The MJ Debate Is Over After LeBron Gets Punked by Dillon Brooks in Humiliating Loss


One of the most enduring debates among basketball fans is over the greatest of all time (or GOAT) in the sport.

You’ll certainly get some goofballs who want to make the argument that Steph Curry or Giannis Antetokounmpo is the GOAT. You’ll also get slightly less goofy pundits who want to make the case for Magic Johnson, Larry Bird or Shaquille O’Neal.

But the debate often boils down to Michael Jeffrey Jordan and LeBron Raymone James.

Jordan has the “it” factor, a natural coolness that no NBA player has ever been able to replicate (Kobe Bryant came the closest), and that doesn’t even factor in his on-court success.

Jordan has five regular season MVPs, 14 All-Star selections, was a 10-time All-NBA selection, a nine-time All-NBA Defensive Team selection, a 10-time scoring champion, the 1985 Rookie of the Year, and won two of the most iconic dunk contests in NBA history.

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Oh, and there’s also the significant fact that Jordan was a perfect six-for-six in the NBA Finals, with six Finals MVP awards to boot.

James’ GOAT case largely rests on the eye-popping statistical achievements of the current Los Angeles Laker. James has four NBA titles and four Finals MVPs, as well as four regular season MVPs. He is a 19-time All-Star, 13-time All-NBA selection, and five-time All-NBA Defensive Team selection.

But the biggest feather in James’ cap is the fact that he’s the NBA’s all-time leading scorer, a record he’s only adding to as his playing career continues. (Jordan is fifth all-time on the NBA’s scoring list.)

Now, there are certainly arguments to be made for either of these athletes being the greatest NBA player of all time. Jordan has the perfect resumé, while James has the statistical advantage.

Was Jordan the greatest of all time?

But there is one other factor that differentiates Jordan and James — and that was made excruciatingly evident after James’ Lakers lost to the Memphis Grizzlies on Wednesday.

The Grizzlies beat the Lakers 103-93 to even their first-round playoff series at 1-1, but all anyone wanted to talk about was the tension between James and Grizzlies wing/goon Dillon Brooks.

One particularly chippy moment came in the third quarter, as Brooks was seen yelling and clapping in James’ face.

When asked after the game about the wisdom of antagonizing an all-time great, Brooks didn’t mince words.

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“I don’t care. He’s old,” Brooks told reporters. (For the unaware, James is 38 years old. While hardly “old” in any traditional sense, for a pro athlete, that is indeed quite long in the tooth.)

Brooks then seemingly implied that James started the hostility.

“He wanted to say something when I got my fourth foul,” Brooks said, adding, “I poke bears. I don’t respect no one till they come and [score 40 points on me].”

In a separate clip making the rounds, Brooks did admit that he has “some respect” for James and called him a “legend” before adding that he’s “just another player to me.”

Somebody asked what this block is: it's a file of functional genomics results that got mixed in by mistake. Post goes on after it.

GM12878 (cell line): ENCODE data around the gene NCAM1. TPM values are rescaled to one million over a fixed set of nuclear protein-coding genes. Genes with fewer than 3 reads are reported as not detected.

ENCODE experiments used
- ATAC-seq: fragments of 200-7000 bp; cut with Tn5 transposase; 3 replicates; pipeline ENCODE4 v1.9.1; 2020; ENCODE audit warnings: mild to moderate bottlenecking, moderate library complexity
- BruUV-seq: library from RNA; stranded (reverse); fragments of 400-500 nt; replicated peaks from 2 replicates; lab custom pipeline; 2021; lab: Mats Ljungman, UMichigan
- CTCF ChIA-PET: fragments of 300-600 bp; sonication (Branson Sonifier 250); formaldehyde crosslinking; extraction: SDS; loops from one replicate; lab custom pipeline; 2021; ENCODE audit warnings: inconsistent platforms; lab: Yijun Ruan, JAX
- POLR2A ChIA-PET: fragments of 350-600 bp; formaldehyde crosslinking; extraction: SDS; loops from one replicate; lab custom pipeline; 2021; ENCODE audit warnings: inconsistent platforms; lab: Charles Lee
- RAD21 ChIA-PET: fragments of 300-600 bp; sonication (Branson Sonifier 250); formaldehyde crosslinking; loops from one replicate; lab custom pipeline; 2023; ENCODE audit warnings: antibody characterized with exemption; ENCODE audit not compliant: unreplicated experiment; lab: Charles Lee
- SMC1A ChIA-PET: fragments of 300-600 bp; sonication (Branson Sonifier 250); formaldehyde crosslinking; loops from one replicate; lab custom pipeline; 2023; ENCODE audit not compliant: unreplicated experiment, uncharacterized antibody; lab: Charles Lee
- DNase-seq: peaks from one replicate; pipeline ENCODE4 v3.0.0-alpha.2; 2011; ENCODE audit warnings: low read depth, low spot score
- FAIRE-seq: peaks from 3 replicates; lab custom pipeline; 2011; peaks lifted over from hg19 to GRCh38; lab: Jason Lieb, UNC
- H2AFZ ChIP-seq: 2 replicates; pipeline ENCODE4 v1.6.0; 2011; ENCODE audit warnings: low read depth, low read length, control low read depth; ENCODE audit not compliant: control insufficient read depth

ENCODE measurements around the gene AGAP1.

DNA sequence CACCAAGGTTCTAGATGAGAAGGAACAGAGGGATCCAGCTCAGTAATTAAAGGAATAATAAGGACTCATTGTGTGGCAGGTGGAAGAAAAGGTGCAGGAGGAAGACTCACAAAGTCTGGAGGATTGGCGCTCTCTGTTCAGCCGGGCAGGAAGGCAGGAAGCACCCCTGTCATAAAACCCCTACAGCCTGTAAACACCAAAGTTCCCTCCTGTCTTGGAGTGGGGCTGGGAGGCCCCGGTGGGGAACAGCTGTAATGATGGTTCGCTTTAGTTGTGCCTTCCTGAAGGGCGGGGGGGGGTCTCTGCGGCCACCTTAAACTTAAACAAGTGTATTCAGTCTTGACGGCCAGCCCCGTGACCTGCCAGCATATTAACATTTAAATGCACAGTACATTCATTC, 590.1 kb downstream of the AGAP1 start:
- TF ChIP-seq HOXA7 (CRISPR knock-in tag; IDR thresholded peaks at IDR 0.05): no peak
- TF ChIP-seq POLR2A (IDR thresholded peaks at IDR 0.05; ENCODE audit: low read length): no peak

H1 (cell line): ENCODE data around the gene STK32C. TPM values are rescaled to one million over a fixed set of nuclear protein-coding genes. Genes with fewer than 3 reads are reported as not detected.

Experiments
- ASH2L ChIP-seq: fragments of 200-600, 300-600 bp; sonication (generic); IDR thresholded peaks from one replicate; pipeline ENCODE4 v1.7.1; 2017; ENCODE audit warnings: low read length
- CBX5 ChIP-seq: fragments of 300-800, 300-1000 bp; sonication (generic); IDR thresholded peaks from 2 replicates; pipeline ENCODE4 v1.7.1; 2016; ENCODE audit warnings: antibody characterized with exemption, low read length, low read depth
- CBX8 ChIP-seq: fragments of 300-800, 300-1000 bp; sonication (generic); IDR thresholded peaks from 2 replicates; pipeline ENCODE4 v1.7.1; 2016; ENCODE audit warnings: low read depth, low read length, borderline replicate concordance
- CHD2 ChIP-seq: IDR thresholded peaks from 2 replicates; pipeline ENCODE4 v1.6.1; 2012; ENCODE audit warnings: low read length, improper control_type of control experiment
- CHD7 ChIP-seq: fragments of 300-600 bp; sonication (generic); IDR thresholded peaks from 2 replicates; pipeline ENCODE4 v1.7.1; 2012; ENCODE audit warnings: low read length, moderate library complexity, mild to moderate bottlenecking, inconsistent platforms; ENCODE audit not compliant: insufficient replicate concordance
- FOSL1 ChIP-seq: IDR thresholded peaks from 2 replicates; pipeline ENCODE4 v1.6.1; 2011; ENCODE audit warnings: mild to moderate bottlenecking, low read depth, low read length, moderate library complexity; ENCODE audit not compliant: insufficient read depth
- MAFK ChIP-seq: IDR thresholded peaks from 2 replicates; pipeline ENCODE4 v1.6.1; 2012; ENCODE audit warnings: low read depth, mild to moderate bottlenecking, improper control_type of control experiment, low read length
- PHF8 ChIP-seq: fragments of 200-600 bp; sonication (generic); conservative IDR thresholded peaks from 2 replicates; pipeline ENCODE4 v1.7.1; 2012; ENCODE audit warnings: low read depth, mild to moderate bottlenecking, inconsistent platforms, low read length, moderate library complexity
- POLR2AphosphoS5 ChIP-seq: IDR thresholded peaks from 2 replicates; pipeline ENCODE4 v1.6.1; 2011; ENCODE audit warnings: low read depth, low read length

So… how does this all tie back into His Airness?

Simple: MJ would’ve ripped Brooks’ heart out of his chest “Temple of Doom”-style and proceeded to drop at least 40 points on him.

James, who performed admirably in the loss, does not have the killer instinct that Jordan had, and that is something no number of additional championships and MVPs can rectify.

Sports pundit Nick Wright perfectly described the difference between James and Jordan.

“Folks expecting LeBron to go out in Game 3 & try to prove something to Dillon Brooks are simply ignoring the entirety of his career,” Wright tweeted, with a whiff of a backhanded compliment. “Brooks’ hilarious wrestler impersonation is not going to impact LeBron’s approach 1%.”

And that’s really the difference between the two. James approaches basketball as a puzzle to be solved. He is incredible at solving that puzzle.

Jordan? Basketball was a matter of life and death to him. His maniacal competitiveness is well-documented (he has admitted to cheating at “Go Fish”) and there’s simply no way he would allow Dillon Brooks, of all people, to disrespect him like that.

A random 1993 game between Jordan’s Chicago Bulls and the Indiana Pacers saw Pacers star Reggie Miller throw a slight elbow to Jordan’s back in a testy, physical game. It was likely intentional, but there was enough plausible deniability to pass it off as an honest mistake.

Jordan didn’t take it as such and immediately fought Miller. It’s worth noting that Miller was a far greater player than Brooks likely ever will be.

But truly, it is Jordan’s borderline-unhealthy competitive edge that gives him a general edge over James. That psychotic competitiveness is what allowed him to accomplish more than James despite having a fraction of James’ physical gifts.

Jordan would have never let someone named “Dillon” blatantly taunt him. James just let it happen, and, as Wright noted, it likely won’t change his approach to Game 3, which is slated for Saturday evening in Los Angeles.

The difference between LeBron James and Michael Jordan couldn’t be any clearer than that.

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Bryan Chai has written news and sports for The Western Journal for more than five years and has produced more than 1,300 stories. He specializes in the NBA and NFL as well as politics.
Bryan Chai has written news and sports for The Western Journal for more than five years and has produced more than 1,300 stories. He specializes in the NBA and NFL as well as politics. He graduated with a BA in Creative Writing from the University of Arizona. He is an avid fan of sports, video games, politics and debate.
Class of 2010 University of Arizona. BEAR DOWN.
Phoenix, Arizona
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